Friday, August 14, 2015

The French Winophiles: Le Tourin Gascon a la Tomate #winophiles


Welcome to third event for The French Winophiles, coordinated by Christy of Confessions of a Culinary Diva. Here's her plan - we start with the Regions first and then move to the Appellations. The proposed schedule, based somewhat on the seasons is as follows:

  • June 20 - Loire Valley (click for my post: here)
  • July 18 - Provence or Corsica (click for my post: here)
  • August 15 - Southwest
  • September 19 - Languedoc-Roussillon
  • October 17 - Cote due Rhone
  • November 21 - Bordeaux
  • December 19 - Champagne
  • January 16 - Burgundy
  • February 20 - Alsace

To the Southwest of France...

We're referring to the region that's inland and south from the Bordeaux and Saint Emilion regions, Marcillac is a small area, but the area vineyards of Cahors, Gaillac and Bergerac are extensive and best known for their reds. The Cahors area produces some of the richest and darkest red wines in France, primarily using the Malbec grape variety, sometimes referred to as "black wine." Had I been able to track some down in time, I definitely would have tried it. But, as it is, I'm still looking!

In the Glass

While researching the area's wines, I opted to go with Armagnac, a distinctive brandy that's distilled from wine and produced in the Armagnac region in Gascony, in southwest France.

In the 14th century, clergymen claimed it had therapeutic benefits: "It makes disappear redness and burning of the eyes, and stops them from tearing; it cures hepatitis, sober consumption adhering. It cures gout, cankers, and fistula by ingestion; restores the paralysed member by massage; and heals wounds of the skin by application. It enlivens the spirit, partaken in moderation, recalls the past to memory, renders men joyous, preserves youth and retards senility. And when retained in the mouth, it loosens the tongue and emboldens the wit, if someone timid from time to time himself permits."

Those would all be nice effects of drinking Armagnac. I can't vouch for any of them, but I will say that it was a pleasant sip and added that je ne sais quoi allure to my dish. In the glass, it was a shimmering amber. On the nose, I detected some muted floral notes - think lemon blossom - and honey. And on the palate, it was mildly spicy, but rounded, with a strong taste of licorice.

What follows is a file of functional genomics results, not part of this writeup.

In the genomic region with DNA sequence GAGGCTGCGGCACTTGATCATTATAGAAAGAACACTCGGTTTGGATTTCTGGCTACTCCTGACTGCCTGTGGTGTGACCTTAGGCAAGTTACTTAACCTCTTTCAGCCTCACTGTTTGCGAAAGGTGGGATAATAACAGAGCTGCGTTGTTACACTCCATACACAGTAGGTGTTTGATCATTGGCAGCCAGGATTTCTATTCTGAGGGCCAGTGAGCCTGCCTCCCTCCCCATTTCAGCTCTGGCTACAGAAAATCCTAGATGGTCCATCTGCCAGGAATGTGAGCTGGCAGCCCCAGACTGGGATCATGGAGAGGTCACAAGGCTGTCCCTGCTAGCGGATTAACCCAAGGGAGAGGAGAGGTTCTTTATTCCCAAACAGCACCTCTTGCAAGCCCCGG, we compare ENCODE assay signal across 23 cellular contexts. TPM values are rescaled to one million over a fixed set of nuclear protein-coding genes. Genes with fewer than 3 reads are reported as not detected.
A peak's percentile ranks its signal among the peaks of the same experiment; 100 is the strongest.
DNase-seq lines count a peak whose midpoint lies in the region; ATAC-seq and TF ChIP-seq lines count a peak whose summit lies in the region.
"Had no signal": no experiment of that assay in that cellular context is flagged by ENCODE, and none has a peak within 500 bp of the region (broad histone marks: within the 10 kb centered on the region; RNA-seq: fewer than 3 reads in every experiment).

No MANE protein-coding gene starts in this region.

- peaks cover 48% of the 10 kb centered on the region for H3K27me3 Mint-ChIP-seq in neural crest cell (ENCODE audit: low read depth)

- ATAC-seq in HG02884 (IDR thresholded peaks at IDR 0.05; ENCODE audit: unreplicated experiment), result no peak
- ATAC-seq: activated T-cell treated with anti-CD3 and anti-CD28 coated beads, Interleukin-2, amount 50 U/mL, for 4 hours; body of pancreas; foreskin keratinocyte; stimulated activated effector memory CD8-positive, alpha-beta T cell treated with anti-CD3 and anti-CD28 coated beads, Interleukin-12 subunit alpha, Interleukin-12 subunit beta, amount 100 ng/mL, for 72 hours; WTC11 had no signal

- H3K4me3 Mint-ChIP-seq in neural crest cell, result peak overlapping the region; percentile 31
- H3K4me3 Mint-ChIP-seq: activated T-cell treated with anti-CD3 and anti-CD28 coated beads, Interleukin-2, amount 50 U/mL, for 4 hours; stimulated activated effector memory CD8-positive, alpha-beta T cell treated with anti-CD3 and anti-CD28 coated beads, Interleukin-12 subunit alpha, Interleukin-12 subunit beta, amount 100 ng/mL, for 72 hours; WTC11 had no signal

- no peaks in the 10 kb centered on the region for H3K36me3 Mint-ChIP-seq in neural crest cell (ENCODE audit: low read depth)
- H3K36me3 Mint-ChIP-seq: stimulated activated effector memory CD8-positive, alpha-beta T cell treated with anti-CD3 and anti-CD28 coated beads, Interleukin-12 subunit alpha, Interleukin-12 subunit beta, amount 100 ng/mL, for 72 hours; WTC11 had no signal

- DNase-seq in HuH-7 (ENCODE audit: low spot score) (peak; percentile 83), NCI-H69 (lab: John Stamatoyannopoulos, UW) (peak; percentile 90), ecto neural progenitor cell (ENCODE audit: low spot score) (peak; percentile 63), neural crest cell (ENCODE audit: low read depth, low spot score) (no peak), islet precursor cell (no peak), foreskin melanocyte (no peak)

In the Bowl

There is a traditional French dish made with ortolan, a small finch-like songbird. The dish is now banned due to the treatment of the bird - the ortolan is forcefed to fatten it, then it's drowned in Armagnac and roasted. Yikes! I decided to make a traditional Gascon soup, Le Tourin Gascon a la Tomate (Tomato Soup Gascon-Style).

Ingredients

  • 2 pounds heirloom tomatoes, cored and cubed
  • 1 large onion, chopped
  • 2 shallots, chopped
  • 6 cloves garlic, minced
  • 1 T olive oil
  • 2 T fresh parsley, chopped
  • 2 sprigs of fresh thyme
  • 1 t fresh oregano
  • 1 bay leaf
  • 4 C water
  • zest and juice from 1 organic lemon
  • freshly ground salt, to taste
  • freshly ground pepper, to taste
  • 3 T Armagnac + more for serving

Procedure
Heat oil in large souppot and add onions, shallots, and garlic. Cook, stirring often, until onions are softened and beginning to caramelize, approximately 10 to 15 minutes. When they start to stick to the bottom, add the tomatoes, herbs, water, and Armagnac. Bring to a boil. Reduce heat, cover, and simmer for 30 to 40 minutes.

Remove from heat and blend - in batches - until smooth. Fold in the zest and juice from the lemon. Season to taste with salt and pepper. To serve, heat more Armagnac in a small skillet and drizzle it into the individual soup bowls. Garnish with fresh herbs.

7 comments:

  1. I wonder why they outlawed it LOL....isn't it amazing how we humans used to think? And isn't it scary how some of us continue to think? Your tomato soup sounds stunning and I'm glad you didn't have to drown anything in the armagnac but your sorrows. Cheers Cam.

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  2. Your soup looks delicious. I love your pairing. Thanks for sharing.

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  3. Your soup looks delicious. I love your pairing. Thanks for sharing.

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  4. Whoa! Glad you decided to use this traditional recipe and no birds were harmed in the production of this post!
    The soup sounds phenomenal - did you try it chilled?
    I love Armagnac too!

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  5. Sounds like a delicious soup!

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  6. Yikes...guess there was no SPCA back in the day! Your soup looks and sounds delicous! I've never tried Armagnac. I'll have to give a try!

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  7. Armagnac sounds delicious and your soup looks wonderful! We'll have to keep our eyes out for a bottle!

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